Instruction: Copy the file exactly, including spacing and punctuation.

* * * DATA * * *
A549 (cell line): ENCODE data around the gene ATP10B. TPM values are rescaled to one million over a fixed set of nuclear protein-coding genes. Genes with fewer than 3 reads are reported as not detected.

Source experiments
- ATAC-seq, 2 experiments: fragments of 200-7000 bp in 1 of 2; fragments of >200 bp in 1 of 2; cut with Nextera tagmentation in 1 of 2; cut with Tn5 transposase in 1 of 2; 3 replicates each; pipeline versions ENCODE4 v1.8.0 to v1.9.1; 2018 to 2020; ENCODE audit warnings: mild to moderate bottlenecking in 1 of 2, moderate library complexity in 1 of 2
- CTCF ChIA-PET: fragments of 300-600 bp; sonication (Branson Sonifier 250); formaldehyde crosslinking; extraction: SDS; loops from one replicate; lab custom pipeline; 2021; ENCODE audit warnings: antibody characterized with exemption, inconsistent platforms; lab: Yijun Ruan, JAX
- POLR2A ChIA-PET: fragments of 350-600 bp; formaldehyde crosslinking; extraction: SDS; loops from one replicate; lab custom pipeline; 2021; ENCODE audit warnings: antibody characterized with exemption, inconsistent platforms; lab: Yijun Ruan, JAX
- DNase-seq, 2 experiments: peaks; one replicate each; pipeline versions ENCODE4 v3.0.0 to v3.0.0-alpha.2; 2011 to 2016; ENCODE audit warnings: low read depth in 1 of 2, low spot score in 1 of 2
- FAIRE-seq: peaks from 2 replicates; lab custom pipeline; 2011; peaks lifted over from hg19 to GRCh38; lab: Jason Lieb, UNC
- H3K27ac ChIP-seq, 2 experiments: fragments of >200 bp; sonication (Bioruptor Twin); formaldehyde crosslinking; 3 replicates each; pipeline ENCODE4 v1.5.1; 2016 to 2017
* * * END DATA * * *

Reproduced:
A549 (cell line): ENCODE data around the gene ATP10B. TPM values are rescaled to one million over a fixed set of nuclear protein-coding genes. Genes with fewer than 3 reads are reported as not detected.

Source experiments
- ATAC-seq, 2 experiments: fragments of 200-7000 bp in 1 of 2; fragments of >200 bp in 1 of 2; cut with Nextera tagmentation in 1 of 2; cut with Tn5 transposase in 1 of 2; 3 replicates each; pipeline versions ENCODE4 v1.8.0 to v1.9.1; 2018 to 2020; ENCODE audit warnings: mild to moderate bottlenecking in 1 of 2, moderate library complexity in 1 of 2
- CTCF ChIA-PET: fragments of 300-600 bp; sonication (Branson Sonifier 250); formaldehyde crosslinking; extraction: SDS; loops from one replicate; lab custom pipeline; 2021; ENCODE audit warnings: antibody characterized with exemption, inconsistent platforms; lab: Yijun Ruan, JAX
- POLR2A ChIA-PET: fragments of 350-600 bp; formaldehyde crosslinking; extraction: SDS; loops from one replicate; lab custom pipeline; 2021; ENCODE audit warnings: antibody characterized with exemption, inconsistent platforms; lab: Yijun Ruan, JAX
- DNase-seq, 2 experiments: peaks; one replicate each; pipeline versions ENCODE4 v3.0.0 to v3.0.0-alpha.2; 2011 to 2016; ENCODE audit warnings: low read depth in 1 of 2, low spot score in 1 of 2
- FAIRE-seq: peaks from 2 replicates; lab custom pipeline; 2011; peaks lifted over from hg19 to GRCh38; lab: Jason Lieb, UNC
- H3K27ac ChIP-seq, 2 experiments: fragments of >200 bp; sonication (Bioruptor Twin); formaldehyde crosslinking; 3 replicates each; pipeline ENCODE4 v1.5.1; 2016 to 2017